Posted by: ben w-lfs-n | Link to this comment | 06- 5-08 9:26 PM
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I think it was implied that Colonel Kurtz became morbidly obese after, rather than before, he attained absolute power through brutality and insanity

OK, and so now I'm on the getting obese part. (Plus tell it to 'Chef' ... hmmm, It's all coming together.)

Man! Lived a devil. 'Nam!


Posted by: JP Stormcrow | Link to this comment | 06- 5-08 9:27 PM
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Rennet's tire marks nae must "Ujone No jutsu" means okra merits tenner.

Hmm, these things are hard to write. I got stuck in the middle there.


Posted by: peter | Link to this comment | 06- 5-08 9:27 PM
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La Place de la Concorde Suisse

A swell book indeed.


Posted by: Sifu Tweety | Link to this comment | 06- 5-08 9:27 PM
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I prefer the "slant palindrome" which is so much easier in our language with all its odd letter combinations that do not occur in reverse.

Veiled buoy over dhow shall hum ether, or so the mullahs would have you believe.


Posted by: peter | Link to this comment | 06- 5-08 9:31 PM
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94: I was confident that other men of genius, working independently, were making the same discovery.


Posted by: Jesus McQueen | Link to this comment | 06- 5-08 9:33 PM
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99: And w-lfs-n too!


Posted by: JP Stormcrow | Link to this comment | 06- 5-08 9:34 PM
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100: And Kobe!


Posted by: JP Stormcrow | Link to this comment | 06- 5-08 9:35 PM
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102

I won't cook anything I have to beat to death with a 2x4.

Sifu, you shouldn't make me snort when M/tch is sleeping.


Posted by: Sir Kraab | Link to this comment | 06- 5-08 9:39 PM
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103

Hurry, you can probably still beat him to death while he's woozy.


Posted by: peter | Link to this comment | 06- 5-08 9:40 PM
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104

I have:

Leftover sauced pasta.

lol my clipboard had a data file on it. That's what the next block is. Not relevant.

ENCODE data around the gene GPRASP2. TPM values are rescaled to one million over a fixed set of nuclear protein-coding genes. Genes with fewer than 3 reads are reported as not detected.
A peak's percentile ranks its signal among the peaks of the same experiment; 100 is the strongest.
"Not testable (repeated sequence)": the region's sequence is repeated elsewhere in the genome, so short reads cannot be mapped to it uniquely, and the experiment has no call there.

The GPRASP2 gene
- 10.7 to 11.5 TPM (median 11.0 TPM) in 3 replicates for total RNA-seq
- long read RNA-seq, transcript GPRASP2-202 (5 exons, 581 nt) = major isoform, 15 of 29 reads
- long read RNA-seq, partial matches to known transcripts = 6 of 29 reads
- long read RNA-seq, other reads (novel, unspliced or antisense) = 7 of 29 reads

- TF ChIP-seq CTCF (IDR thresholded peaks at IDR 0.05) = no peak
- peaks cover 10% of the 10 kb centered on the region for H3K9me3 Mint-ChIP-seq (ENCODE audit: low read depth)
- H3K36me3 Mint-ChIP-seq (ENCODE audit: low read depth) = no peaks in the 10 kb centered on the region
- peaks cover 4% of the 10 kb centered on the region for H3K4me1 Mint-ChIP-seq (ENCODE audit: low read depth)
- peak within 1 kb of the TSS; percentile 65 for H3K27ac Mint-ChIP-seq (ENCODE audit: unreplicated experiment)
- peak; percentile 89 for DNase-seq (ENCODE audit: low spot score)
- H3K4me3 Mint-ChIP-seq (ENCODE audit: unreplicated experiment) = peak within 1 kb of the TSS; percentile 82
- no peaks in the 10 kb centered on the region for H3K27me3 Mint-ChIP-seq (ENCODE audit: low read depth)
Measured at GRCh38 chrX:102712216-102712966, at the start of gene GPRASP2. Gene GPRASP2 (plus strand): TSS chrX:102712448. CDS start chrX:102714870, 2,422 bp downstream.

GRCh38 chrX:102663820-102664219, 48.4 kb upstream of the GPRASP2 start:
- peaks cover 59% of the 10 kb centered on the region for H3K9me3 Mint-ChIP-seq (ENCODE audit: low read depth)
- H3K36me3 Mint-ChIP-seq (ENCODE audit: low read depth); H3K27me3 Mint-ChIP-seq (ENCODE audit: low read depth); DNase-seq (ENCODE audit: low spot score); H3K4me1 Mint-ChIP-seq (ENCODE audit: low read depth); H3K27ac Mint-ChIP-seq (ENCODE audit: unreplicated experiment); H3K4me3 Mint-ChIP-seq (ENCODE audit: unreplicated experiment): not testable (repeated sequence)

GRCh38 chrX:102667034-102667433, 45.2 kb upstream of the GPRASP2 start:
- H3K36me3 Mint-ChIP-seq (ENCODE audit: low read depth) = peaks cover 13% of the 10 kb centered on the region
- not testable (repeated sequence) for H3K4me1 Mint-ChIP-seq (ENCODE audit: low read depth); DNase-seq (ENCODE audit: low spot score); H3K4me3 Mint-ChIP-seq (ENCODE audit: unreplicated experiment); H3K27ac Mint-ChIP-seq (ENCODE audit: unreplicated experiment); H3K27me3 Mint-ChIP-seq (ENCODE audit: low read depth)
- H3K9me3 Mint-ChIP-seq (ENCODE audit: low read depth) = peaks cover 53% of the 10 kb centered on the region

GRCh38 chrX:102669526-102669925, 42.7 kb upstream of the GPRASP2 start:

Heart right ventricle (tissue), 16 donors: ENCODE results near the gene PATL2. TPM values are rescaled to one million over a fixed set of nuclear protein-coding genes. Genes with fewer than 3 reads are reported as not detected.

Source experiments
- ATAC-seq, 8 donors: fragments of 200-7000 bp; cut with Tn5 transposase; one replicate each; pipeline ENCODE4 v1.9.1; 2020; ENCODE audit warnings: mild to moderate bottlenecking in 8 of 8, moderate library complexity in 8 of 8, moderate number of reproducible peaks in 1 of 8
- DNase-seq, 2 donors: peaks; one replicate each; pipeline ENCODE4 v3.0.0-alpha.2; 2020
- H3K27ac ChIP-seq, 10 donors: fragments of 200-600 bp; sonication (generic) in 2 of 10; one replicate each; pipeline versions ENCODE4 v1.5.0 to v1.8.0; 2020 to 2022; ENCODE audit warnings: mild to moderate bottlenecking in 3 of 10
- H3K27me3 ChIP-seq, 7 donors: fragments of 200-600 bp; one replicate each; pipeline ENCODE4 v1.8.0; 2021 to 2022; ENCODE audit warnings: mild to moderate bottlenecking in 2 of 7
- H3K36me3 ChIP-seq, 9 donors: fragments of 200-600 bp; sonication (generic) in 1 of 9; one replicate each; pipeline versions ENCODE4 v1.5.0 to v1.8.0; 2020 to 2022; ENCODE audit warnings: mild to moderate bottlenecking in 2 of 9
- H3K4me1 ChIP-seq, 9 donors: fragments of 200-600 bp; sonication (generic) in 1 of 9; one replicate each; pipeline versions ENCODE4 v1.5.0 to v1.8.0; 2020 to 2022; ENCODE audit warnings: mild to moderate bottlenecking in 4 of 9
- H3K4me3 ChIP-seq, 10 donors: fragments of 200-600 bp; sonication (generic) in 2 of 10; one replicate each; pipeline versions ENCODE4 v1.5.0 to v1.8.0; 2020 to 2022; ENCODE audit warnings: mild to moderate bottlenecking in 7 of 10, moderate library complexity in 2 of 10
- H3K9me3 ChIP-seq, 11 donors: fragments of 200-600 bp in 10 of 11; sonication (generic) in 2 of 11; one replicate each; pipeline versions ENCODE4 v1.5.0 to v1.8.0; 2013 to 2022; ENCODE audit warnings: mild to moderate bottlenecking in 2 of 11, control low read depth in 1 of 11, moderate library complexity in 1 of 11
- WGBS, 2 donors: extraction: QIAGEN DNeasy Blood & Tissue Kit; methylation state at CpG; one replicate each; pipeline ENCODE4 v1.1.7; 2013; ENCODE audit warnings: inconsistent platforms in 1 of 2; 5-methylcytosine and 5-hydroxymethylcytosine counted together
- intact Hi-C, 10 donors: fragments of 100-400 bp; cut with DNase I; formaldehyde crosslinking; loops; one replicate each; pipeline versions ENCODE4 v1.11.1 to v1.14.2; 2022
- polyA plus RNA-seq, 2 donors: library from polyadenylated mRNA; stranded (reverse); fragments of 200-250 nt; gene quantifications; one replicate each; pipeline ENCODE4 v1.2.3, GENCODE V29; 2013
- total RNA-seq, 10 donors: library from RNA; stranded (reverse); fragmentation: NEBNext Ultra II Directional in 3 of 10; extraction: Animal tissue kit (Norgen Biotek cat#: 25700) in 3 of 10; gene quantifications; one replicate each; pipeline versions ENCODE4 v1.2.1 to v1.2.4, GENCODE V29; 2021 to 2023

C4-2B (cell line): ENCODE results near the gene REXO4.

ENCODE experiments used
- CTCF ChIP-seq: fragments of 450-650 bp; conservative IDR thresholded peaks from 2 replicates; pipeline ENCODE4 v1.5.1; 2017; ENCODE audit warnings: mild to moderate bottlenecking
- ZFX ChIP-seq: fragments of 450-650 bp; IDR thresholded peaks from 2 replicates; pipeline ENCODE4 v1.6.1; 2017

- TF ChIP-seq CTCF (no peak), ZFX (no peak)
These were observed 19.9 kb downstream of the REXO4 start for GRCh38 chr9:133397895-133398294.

Leftover sauce.
Several cooked shortibs.


Posted by: ben w-lfs-n | Link to this comment | 06- 5-08 9:54 PM
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Artichokes are one of the few things I cook.

I once brought a bag of freshly cut 'chokes (my folks grew them in the yard) to a party. Ended up getting a wife out of the deal. Also ended up learning that even tender baby chokies ought to be gutted.


Posted by: Nápi | Link to this comment | 06- 5-08 9:56 PM
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106

take your baby-choking anecdotes to the Peter Singer thread.


Posted by: peter | Link to this comment | 06- 5-08 9:59 PM
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She hates olives? Every one of the thousand different varieties, each capable of multiple different flavors depending on how it was pickled? She gets paid for these posts? I'm actually kind of impressed.


Posted by: Grumps | Link to this comment | 06- 5-08 9:59 PM
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108

Baby artichokes can be eaten whole if they're roasted right.


Posted by: Sifu Tweety | Link to this comment | 06- 5-08 10:01 PM
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While I was at work today, a crowd of teenage boys came over and ate several half gallons of ice cream, to save it from melting in our powerless freezer. They also cooked frozen tater tots in oil on the gas stove. To my dealbreaker list, already long, I'd add sharing a kitchen house with teenage boys.


Posted by: Nápi | Link to this comment | 06- 5-08 10:03 PM
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What won't I bother to do in the kitchen?

---poaching. I don't really get poaching.
---pureeing. No blender, so if I can't do it with a hand mizer or a morter/pestle, I won't do it.
---deep frying. I've never been able to gauge oil temperature well enough to get it right, and I don't really like it anyway.
---Anything that involves more than one stock or involves a stock, a glaze, a reduction, and more stock. How much damned stock am I supposed to have on hand for these bastards?


Posted by: Jackmormon | Link to this comment | 06- 5-08 10:06 PM
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109: if they burn of down you won't have to share it!


Posted by: Sifu Tweety | Link to this comment | 06- 5-08 10:06 PM
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92: Fencing's pretty much the only way.

Ah yeah, I know. I am just amazed at the increase in what they eat and how relentless they have become in the 20 or so years that I have lived here. I know it is related to population pressure, but there were scads back then as well, and yet they would only jump my low fence to get at fallen pears and tulips and a few other things. Now they knock down netting to get at day lillies, veggies, 60-year old rhodedendrons, holly, the bottom 5 feet of all my hemlocks, Hosta and just about anything else this side of daffodils and narcissus. (I am pretty much on a deer highway that cuts between a long strip of woodland at the edge of a bluff and another wooded area.)


Posted by: JP Stormcrow | Link to this comment | 06- 5-08 10:07 PM
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I don't do shellfish; I'm so allergic to the stuff that even steaming clams makes me ill. Otherwise, I'll do things that take days if they sound interesting. I do make my own demi-glace. And I have two pounds of cherries in the fridge just waiting to be pitted and frozen for off-season cherry pie.